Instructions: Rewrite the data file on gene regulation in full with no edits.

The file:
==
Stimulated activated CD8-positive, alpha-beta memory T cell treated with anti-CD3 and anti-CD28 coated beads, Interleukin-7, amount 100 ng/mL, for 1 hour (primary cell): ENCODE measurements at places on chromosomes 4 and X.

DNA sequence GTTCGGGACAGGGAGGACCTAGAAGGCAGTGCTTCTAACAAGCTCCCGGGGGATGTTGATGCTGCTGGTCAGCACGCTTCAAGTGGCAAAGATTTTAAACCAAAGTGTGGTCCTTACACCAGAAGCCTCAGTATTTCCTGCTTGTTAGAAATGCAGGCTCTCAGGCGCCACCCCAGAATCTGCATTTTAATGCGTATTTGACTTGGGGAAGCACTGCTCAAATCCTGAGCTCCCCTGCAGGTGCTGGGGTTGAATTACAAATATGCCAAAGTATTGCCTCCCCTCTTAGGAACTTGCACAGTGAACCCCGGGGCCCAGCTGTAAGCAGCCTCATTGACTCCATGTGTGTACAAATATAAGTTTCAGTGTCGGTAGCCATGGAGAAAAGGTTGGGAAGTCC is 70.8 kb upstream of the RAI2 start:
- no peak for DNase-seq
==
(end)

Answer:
Stimulated activated CD8-positive, alpha-beta memory T cell treated with anti-CD3 and anti-CD28 coated beads, Interleukin-7, amount 100 ng/mL, for 1 hour (primary cell): ENCODE measurements at places on chromosomes 4 and X.

DNA sequence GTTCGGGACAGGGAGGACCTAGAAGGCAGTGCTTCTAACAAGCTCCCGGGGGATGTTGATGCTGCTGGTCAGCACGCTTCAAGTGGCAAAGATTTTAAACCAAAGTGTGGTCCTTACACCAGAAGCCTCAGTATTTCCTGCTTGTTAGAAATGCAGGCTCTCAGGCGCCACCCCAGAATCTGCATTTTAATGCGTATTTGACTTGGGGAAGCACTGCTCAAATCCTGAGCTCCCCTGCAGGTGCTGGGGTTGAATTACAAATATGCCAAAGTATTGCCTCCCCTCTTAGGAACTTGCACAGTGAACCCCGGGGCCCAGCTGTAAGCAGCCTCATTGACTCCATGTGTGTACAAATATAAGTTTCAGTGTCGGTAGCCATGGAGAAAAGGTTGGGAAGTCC is 70.8 kb upstream of the RAI2 start:
- no peak for DNase-seq